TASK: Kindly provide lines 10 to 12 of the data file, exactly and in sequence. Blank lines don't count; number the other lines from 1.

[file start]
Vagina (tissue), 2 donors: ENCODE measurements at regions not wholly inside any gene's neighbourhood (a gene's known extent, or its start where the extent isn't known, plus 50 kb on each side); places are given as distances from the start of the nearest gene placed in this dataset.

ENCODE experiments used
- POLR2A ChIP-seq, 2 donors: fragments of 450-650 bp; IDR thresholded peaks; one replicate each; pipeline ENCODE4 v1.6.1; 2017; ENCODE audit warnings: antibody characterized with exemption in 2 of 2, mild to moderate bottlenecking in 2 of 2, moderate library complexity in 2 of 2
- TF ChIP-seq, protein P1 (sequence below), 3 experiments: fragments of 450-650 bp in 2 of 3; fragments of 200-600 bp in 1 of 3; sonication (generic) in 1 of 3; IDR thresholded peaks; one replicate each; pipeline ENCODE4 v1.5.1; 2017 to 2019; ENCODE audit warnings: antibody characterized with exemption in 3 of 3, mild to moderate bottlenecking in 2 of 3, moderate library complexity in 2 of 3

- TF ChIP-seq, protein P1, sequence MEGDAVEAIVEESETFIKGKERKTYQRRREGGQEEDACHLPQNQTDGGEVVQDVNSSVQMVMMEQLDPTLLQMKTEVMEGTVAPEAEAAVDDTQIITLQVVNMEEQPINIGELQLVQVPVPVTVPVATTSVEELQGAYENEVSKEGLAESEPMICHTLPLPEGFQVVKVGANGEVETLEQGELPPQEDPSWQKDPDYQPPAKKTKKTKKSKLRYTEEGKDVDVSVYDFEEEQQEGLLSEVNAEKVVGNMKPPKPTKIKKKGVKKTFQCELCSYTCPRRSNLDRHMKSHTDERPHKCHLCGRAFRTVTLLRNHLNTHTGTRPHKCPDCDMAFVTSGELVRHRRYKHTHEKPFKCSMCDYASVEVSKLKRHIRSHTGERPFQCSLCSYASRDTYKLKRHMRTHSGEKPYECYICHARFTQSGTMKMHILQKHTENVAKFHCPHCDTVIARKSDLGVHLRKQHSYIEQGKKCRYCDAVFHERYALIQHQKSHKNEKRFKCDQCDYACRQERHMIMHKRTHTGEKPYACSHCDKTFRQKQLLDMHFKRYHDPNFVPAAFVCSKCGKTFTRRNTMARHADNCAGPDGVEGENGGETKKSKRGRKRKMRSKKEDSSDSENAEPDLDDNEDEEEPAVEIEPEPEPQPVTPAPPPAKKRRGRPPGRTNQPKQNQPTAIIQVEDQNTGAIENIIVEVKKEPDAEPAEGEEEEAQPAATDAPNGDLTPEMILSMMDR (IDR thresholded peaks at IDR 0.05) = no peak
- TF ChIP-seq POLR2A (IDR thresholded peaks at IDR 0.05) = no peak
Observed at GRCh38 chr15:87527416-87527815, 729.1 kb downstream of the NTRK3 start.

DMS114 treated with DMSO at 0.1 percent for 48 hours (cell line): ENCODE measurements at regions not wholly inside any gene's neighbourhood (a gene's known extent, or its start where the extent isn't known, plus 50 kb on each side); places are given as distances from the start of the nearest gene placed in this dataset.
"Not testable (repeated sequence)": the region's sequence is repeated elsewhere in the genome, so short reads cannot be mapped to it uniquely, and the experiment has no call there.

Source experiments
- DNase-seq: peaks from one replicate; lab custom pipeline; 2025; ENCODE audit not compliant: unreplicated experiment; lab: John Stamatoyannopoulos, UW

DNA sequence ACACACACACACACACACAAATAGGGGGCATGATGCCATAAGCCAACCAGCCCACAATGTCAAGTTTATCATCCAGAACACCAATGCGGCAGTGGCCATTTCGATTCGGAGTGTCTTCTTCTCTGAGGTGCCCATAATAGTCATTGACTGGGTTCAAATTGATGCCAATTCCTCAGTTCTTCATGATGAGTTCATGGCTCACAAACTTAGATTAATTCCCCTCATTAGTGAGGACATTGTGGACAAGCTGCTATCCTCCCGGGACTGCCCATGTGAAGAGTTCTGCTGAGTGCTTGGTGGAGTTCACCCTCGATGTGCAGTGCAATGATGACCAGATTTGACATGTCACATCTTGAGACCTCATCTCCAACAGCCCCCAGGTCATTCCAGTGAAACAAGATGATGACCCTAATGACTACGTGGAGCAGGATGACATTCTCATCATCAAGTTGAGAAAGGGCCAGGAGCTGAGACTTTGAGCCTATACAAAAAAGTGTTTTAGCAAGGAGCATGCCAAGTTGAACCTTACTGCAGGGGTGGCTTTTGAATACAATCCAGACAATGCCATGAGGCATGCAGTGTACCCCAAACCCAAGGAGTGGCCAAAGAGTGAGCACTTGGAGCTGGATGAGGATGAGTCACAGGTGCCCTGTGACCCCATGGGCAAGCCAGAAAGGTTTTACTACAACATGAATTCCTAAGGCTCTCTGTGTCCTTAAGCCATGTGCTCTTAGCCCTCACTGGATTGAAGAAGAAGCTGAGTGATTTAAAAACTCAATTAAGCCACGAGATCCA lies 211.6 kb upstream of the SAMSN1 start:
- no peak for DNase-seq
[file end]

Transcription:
Source experiments
- DNase-seq: peaks from one replicate; lab custom pipeline; 2025; ENCODE audit not compliant: unreplicated experiment; lab: John Stamatoyannopoulos, UW

DNA sequence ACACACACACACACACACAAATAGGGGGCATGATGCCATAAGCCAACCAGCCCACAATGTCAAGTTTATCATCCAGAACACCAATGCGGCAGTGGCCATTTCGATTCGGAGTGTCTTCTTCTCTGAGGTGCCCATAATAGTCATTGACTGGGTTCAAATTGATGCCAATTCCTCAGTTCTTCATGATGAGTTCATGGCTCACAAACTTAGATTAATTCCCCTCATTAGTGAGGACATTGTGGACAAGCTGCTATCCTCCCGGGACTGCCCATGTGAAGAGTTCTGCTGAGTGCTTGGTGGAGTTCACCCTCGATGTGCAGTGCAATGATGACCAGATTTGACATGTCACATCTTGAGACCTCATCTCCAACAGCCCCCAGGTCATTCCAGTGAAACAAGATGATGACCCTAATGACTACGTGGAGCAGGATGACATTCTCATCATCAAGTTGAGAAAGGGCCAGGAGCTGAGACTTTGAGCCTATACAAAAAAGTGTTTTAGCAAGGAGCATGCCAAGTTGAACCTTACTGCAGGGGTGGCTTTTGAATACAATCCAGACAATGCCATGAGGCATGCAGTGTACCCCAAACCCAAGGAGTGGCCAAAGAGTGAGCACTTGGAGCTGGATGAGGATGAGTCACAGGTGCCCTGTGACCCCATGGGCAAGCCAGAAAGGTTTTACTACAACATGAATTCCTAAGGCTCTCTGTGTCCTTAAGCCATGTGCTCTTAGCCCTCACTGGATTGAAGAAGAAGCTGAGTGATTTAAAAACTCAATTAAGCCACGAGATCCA lies 211.6 kb upstream of the SAMSN1 start: